6. Dirt All real materials get dirty, either from accumulated dust or from interaction with liquids or staining substances. ! Dust will collect in crevices. ! Dirt will transfer from mucky hands or dirty objects onto a surface over time. Damage Given time, any surface will sustain damage either through interaction with the atmosphere (erosion/corrosion), or by being knocked or marked directly. Deliberate Alteration In this modern age, it seems that we can't leave a natural surface alone. Labels either stuck on or sometimes embossed into a surface are commonplace. Although the real desk surface in the reference is fairly clean, there is nothing to stop you from adding a little dirt and damage. I sometimes enjoy a cup of coffee at my desk. While I typically use a coaster to protect the desk's surface, let's pretend that I have in the past placed an overfilled coffee cup on the desk's surface. The stain of a coffee cup is a unique shape and you therefore can't use a procedural texture to imitate it. However, such a stain is very easy to produce and get into Blender.
  7. Figure MTT.28: A digital photo of coffee stained paper. The image above was created by placing a coffee cup on paper, allowing it to dry, and then placing the paper in a scanner. I touched up the picture in a paint program to give more contrast. You could also take a digital photo of the paper, or, if your 2D digital painting skills are developed enough, just paint the stain pattern directly in the image editor of your choice. For your convenience, the image file for this stain has been included on the CD. Image Textures As with any decent 3D suite, you need a way of applying photographs, or graphic images created in a paint package, to a material simulation. Blender is no exception and has some wonderful tools that make the job easy. There are 2 strategies for applying an image to a texture. ! Standard image mapping - where a picture is projected onto a surface from a single direction, and; ! UV mapping - where a mesh is unwrapped to a flat surface upon which the image is placed. This method allows precise control of how the image lays across the mesh model.
  8. UV mapping is the preferred method of mapping for professional work, and you can learn about Blender's incredibly simple and powerful UV mapper (see Chapter 10). For this example, though, we will stick with the basics. Mapping an Image to a Surface Standard image mapping can use one of four methods to project an image onto a surface. Figure MTT.29: Blender's different image mapping methods. ! Flat - Projects the image along the Z axis of the object. The easiest way to think of this is like a texture up or down onto a ground plane. ! Cube - Here the flat image is projected along each axis. Therefore a cube would receive the same image on each of its six sides. ! Tube - As its name suggests, the image is projected around the Z axis of the object from a central point. In other words the projector pans around the tube. ! Sphere - Here the image is projected from a central point in all directions. There will inevitably be some distortion if the object is not a perfect plane, cube, tube or sphere. Fortunately, we only need to map a simple image to a plane. You can therefore use Flat mapping without having to worry about distortion. However, you also need to position and scale the coffee cup mark so that it appears to occur "naturally". Let's start by adding a new texture to your desktop material. ! With the desktop object selected press F6 to change to the Texture buttons.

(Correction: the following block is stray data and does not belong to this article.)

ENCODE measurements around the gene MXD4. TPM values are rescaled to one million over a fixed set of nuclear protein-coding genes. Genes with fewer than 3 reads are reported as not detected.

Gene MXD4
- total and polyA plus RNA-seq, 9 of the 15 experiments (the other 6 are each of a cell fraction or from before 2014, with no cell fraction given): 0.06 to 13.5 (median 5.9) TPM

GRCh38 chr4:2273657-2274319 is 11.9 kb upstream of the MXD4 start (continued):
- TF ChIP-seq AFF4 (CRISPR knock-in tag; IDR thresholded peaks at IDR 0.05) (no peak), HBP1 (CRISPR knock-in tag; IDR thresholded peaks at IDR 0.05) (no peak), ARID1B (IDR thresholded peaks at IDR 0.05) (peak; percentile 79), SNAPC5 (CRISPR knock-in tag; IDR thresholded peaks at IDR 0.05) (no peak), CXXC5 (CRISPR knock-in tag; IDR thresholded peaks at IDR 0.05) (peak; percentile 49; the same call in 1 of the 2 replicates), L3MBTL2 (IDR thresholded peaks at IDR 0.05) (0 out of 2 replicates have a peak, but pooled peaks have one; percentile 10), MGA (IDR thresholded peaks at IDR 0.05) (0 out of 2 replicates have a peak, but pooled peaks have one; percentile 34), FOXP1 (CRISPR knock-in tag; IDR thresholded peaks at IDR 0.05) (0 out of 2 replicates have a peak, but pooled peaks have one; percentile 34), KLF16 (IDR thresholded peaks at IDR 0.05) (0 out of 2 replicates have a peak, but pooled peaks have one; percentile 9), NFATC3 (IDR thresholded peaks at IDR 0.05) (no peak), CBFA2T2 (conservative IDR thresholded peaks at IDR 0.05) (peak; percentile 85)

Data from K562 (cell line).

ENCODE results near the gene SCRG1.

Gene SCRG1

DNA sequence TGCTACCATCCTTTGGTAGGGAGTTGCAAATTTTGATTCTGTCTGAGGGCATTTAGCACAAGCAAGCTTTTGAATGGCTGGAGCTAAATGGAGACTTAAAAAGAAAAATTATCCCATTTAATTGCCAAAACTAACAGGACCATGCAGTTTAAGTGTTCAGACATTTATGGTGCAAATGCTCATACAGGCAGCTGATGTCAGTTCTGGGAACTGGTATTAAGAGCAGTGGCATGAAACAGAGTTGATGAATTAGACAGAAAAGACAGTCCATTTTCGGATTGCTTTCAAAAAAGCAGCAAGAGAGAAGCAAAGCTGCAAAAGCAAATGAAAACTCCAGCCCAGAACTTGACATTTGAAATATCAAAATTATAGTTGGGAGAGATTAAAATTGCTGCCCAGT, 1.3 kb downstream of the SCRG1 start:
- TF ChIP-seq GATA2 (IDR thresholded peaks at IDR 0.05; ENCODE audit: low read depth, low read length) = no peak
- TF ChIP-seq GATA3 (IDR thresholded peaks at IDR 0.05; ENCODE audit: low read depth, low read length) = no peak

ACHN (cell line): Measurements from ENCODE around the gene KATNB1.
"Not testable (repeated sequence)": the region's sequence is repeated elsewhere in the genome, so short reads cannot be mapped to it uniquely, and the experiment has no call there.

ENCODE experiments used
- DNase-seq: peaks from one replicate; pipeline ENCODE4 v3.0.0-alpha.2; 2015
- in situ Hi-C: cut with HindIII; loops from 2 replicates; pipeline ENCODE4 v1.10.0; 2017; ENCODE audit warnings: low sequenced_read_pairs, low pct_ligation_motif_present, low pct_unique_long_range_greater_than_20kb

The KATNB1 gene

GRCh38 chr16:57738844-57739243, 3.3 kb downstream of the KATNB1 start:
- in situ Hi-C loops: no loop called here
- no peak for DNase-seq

9. ! Select the next free available texture slot and select the Add New button. ! From the available Texture Type rollout select Image. Figure MTT.30: The final Image that will be used for the texture. This is the image you will use for the coffee stain. It was created, as explained earlier, by scanning a real coffee stain on paper and adjusting the contrast in a paint program. It was also converted to grayscale and inverted. You will use the Map To panel to add color later. ! From the Image tab select Load Image and locate the coffee-stain1.jpg file. I will explain the settings in a moment, but for now those shown are the defaults.
  10. Figure MTT.31 Return to the Material buttons (F5) so that you can see how the image will be mapped to the desk surface. Orienting and Scaling an Image Texture to a Surface